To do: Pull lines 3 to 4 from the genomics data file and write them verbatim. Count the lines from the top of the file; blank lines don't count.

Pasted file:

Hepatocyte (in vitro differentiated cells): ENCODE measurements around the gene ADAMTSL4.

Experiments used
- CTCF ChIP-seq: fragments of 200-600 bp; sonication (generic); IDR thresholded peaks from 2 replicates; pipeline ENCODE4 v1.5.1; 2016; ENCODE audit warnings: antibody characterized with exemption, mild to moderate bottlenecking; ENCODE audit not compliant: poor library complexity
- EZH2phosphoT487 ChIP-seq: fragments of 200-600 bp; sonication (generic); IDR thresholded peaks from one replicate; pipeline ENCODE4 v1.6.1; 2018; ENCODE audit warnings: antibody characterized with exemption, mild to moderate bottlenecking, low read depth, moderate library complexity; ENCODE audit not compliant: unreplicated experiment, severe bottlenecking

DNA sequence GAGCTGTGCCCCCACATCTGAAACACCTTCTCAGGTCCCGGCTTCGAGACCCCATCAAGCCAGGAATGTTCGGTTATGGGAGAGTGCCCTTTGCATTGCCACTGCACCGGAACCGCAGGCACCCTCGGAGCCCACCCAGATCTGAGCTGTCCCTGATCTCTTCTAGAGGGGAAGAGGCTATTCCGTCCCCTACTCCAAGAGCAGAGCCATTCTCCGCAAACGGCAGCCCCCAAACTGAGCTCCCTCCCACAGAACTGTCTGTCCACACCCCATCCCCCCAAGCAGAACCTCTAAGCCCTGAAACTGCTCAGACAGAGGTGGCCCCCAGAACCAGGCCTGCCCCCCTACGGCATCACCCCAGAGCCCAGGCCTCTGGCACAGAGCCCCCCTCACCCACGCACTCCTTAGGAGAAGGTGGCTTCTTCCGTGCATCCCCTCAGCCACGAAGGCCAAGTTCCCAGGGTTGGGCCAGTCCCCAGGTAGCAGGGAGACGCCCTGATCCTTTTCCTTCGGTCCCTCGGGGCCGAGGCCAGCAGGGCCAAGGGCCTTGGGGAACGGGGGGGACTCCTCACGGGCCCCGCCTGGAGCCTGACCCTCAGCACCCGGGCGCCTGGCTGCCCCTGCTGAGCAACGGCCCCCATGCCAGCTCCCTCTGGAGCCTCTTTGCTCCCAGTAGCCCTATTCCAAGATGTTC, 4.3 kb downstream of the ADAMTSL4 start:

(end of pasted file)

- CTCF ChIP-seq: fragments of 200-600 bp; sonication (generic); IDR thresholded peaks from 2 replicates; pipeline ENCODE4 v1.5.1; 2016; ENCODE audit warnings: antibody characterized with exemption, mild to moderate bottlenecking; ENCODE audit not compliant: poor library complexity
- EZH2phosphoT487 ChIP-seq: fragments of 200-600 bp; sonication (generic); IDR thresholded peaks from one replicate; pipeline ENCODE4 v1.6.1; 2018; ENCODE audit warnings: antibody characterized with exemption, mild to moderate bottlenecking, low read depth, moderate library complexity; ENCODE audit not compliant: unreplicated experiment, severe bottlenecking